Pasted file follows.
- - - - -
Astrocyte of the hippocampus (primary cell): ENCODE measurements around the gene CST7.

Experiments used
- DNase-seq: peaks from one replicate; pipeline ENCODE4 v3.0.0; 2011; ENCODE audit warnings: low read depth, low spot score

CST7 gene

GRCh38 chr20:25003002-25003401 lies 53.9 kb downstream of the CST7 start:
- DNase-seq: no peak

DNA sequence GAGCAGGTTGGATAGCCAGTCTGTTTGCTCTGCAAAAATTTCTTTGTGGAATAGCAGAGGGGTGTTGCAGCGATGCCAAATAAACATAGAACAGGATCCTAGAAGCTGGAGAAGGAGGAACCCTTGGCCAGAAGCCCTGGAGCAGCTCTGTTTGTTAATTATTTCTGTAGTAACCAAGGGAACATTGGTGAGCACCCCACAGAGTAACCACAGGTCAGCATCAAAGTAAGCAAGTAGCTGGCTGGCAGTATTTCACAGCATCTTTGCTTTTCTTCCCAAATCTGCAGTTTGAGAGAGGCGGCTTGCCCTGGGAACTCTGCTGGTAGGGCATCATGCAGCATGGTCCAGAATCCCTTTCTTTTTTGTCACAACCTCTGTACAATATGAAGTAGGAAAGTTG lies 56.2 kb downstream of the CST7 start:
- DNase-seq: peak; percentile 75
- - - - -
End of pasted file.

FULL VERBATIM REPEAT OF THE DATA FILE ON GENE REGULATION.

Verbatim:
Astrocyte of the hippocampus (primary cell): ENCODE measurements around the gene CST7.

Experiments used
- DNase-seq: peaks from one replicate; pipeline ENCODE4 v3.0.0; 2011; ENCODE audit warnings: low read depth, low spot score

CST7 gene

GRCh38 chr20:25003002-25003401 lies 53.9 kb downstream of the CST7 start:
- DNase-seq: no peak

DNA sequence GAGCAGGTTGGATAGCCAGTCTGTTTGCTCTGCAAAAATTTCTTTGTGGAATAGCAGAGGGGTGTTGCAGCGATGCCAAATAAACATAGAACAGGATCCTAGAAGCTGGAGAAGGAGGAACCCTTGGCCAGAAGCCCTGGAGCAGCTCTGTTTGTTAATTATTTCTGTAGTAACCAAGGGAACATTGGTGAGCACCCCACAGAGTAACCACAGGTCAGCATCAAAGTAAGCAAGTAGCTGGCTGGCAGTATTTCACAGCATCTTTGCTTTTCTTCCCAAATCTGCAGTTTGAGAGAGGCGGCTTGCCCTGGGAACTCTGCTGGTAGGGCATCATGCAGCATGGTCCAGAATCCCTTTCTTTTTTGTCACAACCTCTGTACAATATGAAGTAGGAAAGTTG lies 56.2 kb downstream of the CST7 start:
- DNase-seq: peak; percentile 75